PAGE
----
Can I amend my trust?

If you spent all that time and money creating the perfect trust for you and your family, but now it's time to make some changes, what are the next steps? If you're doing an estate plan that has a trust involved, you're probably doing some more advanced planning, rather than a simple will that you tried to draft yourself from some website. Your trust is probably tailored to your situation, tailored to your family, to make sure it's achieving the goals that you set out. If you have a child with special needs, your trust is probably set up to make sure that they keep their government benefits. But what do you do when after all that planning after all that time goes into it? You need to make a change.

There are two main ways that you can make a change to your trust:

  • A trust Amendment.
  • A Restatement of the trust.

What is a Trust Amendment?

A trust amendment is a separate legal document. Depending upon the number of changes you make, it can be a short or a little bit longer document. But really all it's doing is making a change to a certain part of your trust. So as opposed to changing the whole trust, we're going to use it solely for small changes. For example, if we're going to change a successor trustee, or let's say somebody got married and we want to update their name from their married name to their divorced name, or whatever changes in the name or if we're adding, you're specifically deleting a specific request. Let's say you had a specific bequest of your '56 Chevy Corvette, but now you sold the Corvette and you don't have that car anymore. We want to go back and make that change to your trust. With these kinds of small changes, we can just do a trust amendment, which is a shorter process. It's a short document, but it's signed in the same way you signed your trust. You don't need to do this all the time. Usually, you can do it when you have a few changes to make. But these can add up I've seen trusts with a fifth, sixth, seventh, and eighth amendment.

What is a Trust Restatement?

After a while, you may want to consider the second option, which is a restatement of your trust. So we're going to use the restatement if we have major changes. So for example, if you've gotten divorced and your trust was for you and your wife, we may want to make a whole new trust because we don't want your former spouse to be the trustee and to be receiving the benefits of your trust. A restatement is longer than an amendment. It's not just a simple one or two pages. It's actually taking the entire trust, making your changes, and then calling it a restatement. So it's an entirely new version of your trust.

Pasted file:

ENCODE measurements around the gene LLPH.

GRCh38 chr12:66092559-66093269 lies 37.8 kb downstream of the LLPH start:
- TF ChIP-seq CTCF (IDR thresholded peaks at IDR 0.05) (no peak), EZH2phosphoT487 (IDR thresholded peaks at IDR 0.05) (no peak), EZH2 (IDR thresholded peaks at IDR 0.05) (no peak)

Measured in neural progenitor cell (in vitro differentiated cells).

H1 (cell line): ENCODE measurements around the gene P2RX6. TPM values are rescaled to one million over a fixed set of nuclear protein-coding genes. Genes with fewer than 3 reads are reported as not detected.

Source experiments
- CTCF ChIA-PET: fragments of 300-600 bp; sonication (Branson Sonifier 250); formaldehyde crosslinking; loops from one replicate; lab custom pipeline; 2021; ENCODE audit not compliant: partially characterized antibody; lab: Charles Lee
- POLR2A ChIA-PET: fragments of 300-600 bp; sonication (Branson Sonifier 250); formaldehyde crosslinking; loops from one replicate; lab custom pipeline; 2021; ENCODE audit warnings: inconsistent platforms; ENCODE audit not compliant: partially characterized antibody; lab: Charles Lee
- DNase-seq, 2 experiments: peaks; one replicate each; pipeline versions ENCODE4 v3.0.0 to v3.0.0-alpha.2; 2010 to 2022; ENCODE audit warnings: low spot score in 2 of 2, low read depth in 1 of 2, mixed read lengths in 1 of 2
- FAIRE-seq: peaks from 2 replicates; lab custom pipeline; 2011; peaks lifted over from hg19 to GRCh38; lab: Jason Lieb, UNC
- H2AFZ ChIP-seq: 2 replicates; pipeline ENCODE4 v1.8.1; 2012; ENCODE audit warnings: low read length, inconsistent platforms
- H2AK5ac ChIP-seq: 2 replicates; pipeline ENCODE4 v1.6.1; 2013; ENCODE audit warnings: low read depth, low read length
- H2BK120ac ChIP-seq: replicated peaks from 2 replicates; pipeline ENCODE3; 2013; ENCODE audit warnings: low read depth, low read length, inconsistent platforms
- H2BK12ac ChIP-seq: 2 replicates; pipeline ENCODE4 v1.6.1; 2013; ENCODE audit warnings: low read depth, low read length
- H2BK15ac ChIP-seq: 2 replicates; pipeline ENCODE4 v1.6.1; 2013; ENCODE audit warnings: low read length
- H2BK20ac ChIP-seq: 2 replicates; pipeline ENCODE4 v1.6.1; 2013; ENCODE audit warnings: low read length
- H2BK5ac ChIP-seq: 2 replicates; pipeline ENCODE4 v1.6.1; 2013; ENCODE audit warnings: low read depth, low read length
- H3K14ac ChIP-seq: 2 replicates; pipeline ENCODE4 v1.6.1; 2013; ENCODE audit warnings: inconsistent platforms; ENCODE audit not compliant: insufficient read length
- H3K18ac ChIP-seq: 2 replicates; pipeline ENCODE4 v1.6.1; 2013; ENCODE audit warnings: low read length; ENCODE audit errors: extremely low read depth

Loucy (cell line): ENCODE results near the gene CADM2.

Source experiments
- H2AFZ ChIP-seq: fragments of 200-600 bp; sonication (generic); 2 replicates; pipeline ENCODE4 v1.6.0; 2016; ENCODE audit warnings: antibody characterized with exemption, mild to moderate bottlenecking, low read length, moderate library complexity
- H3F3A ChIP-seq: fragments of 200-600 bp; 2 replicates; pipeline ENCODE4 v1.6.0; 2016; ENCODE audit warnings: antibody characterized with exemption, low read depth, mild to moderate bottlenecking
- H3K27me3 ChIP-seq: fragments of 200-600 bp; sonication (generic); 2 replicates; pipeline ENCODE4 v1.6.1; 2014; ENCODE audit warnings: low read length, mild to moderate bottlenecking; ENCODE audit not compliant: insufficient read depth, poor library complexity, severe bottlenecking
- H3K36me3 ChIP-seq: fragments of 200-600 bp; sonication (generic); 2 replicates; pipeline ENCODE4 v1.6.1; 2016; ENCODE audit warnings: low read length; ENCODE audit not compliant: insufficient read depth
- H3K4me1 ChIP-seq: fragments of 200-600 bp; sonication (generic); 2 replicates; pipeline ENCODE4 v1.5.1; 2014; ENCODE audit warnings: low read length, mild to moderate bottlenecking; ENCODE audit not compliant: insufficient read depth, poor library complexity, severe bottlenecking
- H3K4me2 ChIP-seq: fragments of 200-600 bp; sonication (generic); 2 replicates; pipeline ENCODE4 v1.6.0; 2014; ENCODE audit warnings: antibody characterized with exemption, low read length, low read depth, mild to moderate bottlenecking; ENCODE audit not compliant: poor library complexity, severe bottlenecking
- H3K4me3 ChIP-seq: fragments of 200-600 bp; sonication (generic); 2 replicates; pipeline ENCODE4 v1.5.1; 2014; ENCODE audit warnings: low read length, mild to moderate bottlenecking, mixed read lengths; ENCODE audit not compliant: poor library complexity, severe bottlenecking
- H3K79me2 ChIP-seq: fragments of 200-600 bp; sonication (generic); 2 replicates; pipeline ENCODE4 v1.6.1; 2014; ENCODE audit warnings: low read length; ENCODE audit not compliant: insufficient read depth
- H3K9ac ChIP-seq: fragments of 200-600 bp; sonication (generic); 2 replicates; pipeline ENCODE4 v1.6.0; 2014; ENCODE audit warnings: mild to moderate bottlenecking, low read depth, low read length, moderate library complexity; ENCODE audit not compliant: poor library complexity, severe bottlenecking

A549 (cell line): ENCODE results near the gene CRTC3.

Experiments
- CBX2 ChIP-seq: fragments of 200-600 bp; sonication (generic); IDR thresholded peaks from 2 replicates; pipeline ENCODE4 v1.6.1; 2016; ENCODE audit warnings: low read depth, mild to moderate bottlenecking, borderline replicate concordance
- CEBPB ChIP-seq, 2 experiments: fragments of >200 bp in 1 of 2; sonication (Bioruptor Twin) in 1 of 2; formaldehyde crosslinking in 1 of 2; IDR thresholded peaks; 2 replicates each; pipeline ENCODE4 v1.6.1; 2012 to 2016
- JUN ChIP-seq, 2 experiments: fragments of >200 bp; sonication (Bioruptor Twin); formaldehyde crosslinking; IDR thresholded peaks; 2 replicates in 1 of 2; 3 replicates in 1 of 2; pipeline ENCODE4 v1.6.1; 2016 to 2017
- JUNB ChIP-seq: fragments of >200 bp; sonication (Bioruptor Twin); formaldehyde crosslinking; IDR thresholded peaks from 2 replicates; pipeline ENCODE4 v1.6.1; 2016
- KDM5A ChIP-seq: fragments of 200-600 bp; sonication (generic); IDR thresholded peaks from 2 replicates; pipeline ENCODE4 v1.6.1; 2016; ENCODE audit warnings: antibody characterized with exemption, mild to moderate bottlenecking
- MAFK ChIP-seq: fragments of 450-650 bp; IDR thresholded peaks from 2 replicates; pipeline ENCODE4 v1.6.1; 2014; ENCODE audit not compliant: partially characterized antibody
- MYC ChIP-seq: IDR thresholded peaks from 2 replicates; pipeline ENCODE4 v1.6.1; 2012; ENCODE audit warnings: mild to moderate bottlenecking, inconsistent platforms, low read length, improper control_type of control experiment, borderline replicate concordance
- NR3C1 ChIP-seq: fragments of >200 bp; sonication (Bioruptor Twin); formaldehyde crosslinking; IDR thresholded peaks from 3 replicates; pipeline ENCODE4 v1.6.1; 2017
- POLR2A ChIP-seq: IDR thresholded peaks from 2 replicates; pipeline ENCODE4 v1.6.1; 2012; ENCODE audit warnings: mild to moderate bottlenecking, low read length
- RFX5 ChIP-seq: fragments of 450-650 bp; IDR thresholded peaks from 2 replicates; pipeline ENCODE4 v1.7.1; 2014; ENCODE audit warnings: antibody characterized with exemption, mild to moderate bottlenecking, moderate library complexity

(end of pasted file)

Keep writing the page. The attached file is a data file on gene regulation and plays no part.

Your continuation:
One of the reasons why it's important to work with professionals is when you do this restatement, you may have to retitle assets and you may need to sign other supplemental documents to reflect that there's a new trust. If you work with some website and you just have a trust that you've downloaded, and now it's time to make changes, and you check that box that says restatement what happens next? What if that website doesn't tell you about all the other things you need to do after you restate your trust? So that's why when you're looking at amending your trust, if you spent all that time and energy creating the perfect trust, or especially if you have a special needs trust that's designed to protect those government benefits for a family member, you want to work with professionals, work with your financial advisor, your accountant, your attorney, in the case of a special needs trust work with the care managers. You want to make sure that you are doing the right version of making changes to your trust. You don't want to do the wrong version. You don't want to mess it up. And you don't want to endanger the benefits of your child if there's a special needs trust. You don't want to give things to the wrong people if it's a regular trust. If it's an irrevocable trust that's meant to plan for later in life, you don't want to mess it up so it becomes revocable at that time.

If you're not sure what to do to take those next steps, let's schedule a Legal Strategy Session. We can have a 15 or 20-minute call and go over your current situation with your trust and give you some options for those next steps. Whether it's an amendment or whether it's a restatement, you want to make sure you get it right so that you keep your trust plan intact with the correct results you're aiming for.

Andrew Ayers
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I work with business and estate planning clients to craft legal solutions to protect their legacies.